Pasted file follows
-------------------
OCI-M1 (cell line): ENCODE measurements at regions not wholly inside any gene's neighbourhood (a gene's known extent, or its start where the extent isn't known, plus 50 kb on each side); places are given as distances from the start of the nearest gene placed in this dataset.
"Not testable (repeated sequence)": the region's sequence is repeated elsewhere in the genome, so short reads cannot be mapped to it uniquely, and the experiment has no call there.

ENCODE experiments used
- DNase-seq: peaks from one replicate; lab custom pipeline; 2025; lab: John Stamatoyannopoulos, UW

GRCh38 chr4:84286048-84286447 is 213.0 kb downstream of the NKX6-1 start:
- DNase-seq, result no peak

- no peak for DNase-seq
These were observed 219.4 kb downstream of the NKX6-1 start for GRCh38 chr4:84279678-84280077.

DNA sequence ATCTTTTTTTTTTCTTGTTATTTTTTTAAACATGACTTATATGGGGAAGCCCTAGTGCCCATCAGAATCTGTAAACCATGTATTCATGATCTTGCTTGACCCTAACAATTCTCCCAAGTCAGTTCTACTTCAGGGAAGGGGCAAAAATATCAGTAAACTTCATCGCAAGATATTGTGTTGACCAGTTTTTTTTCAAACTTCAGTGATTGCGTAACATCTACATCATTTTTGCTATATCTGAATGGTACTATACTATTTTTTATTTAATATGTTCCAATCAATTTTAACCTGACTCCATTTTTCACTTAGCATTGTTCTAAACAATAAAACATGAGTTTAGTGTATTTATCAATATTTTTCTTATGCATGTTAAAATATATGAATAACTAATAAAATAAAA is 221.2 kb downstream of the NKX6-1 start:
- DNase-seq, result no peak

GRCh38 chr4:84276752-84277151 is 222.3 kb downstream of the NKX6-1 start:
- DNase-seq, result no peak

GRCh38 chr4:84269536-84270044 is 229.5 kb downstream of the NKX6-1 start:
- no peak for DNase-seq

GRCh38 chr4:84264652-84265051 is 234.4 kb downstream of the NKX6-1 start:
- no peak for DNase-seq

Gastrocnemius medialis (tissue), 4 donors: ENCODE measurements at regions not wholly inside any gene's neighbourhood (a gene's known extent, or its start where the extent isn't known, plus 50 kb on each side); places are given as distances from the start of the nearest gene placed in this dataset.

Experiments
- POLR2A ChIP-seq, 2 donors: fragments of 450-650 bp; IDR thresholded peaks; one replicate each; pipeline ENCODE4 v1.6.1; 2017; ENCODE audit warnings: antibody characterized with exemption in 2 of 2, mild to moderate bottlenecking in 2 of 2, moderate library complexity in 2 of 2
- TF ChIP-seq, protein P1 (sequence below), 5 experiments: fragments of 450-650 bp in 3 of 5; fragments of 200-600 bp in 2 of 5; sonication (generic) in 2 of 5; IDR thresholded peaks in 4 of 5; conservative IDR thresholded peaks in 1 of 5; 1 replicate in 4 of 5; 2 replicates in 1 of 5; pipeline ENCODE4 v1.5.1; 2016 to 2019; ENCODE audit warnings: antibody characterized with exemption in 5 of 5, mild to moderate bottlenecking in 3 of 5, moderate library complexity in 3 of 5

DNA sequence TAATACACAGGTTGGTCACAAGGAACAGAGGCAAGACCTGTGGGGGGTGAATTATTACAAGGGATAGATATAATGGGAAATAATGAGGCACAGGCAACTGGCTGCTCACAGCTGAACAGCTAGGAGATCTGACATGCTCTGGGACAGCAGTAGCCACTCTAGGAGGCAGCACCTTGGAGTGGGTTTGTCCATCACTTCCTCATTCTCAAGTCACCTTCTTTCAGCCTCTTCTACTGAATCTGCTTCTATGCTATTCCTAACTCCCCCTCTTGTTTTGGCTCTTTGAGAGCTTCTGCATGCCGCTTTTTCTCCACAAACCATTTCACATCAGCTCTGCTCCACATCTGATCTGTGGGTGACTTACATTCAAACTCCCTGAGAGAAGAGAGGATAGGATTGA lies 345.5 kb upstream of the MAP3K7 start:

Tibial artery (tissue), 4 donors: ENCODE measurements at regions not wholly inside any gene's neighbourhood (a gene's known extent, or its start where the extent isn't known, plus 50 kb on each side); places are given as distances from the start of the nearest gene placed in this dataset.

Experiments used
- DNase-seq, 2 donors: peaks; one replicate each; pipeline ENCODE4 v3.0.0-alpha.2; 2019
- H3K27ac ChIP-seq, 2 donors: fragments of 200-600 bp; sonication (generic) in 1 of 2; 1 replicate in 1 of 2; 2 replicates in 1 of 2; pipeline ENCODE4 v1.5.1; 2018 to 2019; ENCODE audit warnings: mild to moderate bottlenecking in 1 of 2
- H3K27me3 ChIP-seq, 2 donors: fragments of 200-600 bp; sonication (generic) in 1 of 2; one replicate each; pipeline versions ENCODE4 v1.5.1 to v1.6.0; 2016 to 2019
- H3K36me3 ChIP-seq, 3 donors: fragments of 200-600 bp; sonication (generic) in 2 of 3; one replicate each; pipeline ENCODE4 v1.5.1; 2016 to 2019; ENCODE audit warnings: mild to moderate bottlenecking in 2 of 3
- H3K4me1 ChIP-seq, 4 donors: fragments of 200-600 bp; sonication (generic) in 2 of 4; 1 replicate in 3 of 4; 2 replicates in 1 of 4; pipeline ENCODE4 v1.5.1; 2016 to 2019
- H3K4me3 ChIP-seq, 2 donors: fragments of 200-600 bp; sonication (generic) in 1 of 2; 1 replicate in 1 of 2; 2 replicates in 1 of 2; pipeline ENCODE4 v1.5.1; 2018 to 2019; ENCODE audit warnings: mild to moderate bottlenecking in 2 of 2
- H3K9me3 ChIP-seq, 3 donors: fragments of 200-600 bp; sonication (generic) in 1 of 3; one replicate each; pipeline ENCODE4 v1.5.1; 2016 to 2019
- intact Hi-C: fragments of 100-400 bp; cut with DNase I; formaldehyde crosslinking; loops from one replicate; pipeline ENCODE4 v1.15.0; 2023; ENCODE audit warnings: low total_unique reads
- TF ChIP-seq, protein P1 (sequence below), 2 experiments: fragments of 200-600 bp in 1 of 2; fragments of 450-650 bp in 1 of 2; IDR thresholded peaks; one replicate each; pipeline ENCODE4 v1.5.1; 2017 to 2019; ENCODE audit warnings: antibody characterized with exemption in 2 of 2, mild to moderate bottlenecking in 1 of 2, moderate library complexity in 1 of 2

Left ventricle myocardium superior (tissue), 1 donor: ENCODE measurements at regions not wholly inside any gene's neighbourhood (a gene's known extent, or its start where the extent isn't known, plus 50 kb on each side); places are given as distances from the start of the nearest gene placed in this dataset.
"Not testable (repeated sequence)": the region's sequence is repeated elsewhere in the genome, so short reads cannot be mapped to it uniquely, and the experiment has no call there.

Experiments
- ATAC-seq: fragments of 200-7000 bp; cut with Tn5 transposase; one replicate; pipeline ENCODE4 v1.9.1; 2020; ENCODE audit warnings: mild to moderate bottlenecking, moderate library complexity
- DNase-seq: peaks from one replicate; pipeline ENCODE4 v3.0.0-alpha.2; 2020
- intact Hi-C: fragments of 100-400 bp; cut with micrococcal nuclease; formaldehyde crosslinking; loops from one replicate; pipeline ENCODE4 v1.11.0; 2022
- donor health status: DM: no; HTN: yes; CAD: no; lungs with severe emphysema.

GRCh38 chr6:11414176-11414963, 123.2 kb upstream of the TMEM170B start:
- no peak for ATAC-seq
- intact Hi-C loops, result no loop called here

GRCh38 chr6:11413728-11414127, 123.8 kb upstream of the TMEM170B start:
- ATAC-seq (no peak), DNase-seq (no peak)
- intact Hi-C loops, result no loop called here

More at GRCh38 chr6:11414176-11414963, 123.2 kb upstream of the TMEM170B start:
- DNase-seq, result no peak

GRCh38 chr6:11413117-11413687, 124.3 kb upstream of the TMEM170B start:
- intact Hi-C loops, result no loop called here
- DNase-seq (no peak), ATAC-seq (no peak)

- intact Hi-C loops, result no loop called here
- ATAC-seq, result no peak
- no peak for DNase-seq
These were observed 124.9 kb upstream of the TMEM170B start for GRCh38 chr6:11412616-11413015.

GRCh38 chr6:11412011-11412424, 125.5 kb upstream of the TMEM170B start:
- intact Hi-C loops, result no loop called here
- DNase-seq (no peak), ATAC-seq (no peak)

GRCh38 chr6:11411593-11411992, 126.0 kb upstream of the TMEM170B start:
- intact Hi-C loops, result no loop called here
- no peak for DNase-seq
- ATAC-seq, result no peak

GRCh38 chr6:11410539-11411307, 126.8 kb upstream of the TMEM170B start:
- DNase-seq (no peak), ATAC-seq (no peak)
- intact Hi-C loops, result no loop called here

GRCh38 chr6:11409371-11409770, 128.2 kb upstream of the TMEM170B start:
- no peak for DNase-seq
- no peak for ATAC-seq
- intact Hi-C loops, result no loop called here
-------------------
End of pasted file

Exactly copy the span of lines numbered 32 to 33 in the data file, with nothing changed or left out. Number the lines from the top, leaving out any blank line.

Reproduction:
- TF ChIP-seq, protein P1 (sequence below), 2 experiments: fragments of 200-600 bp in 1 of 2; fragments of 450-650 bp in 1 of 2; IDR thresholded peaks; one replicate each; pipeline ENCODE4 v1.5.1; 2017 to 2019; ENCODE audit warnings: antibody characterized with exemption in 2 of 2, mild to moderate bottlenecking in 1 of 2, moderate library complexity in 1 of 2

Left ventricle myocardium superior (tissue), 1 donor: ENCODE measurements at regions not wholly inside any gene's neighbourhood (a gene's known extent, or its start where the extent isn't known, plus 50 kb on each side); places are given as distances from the start of the nearest gene placed in this dataset.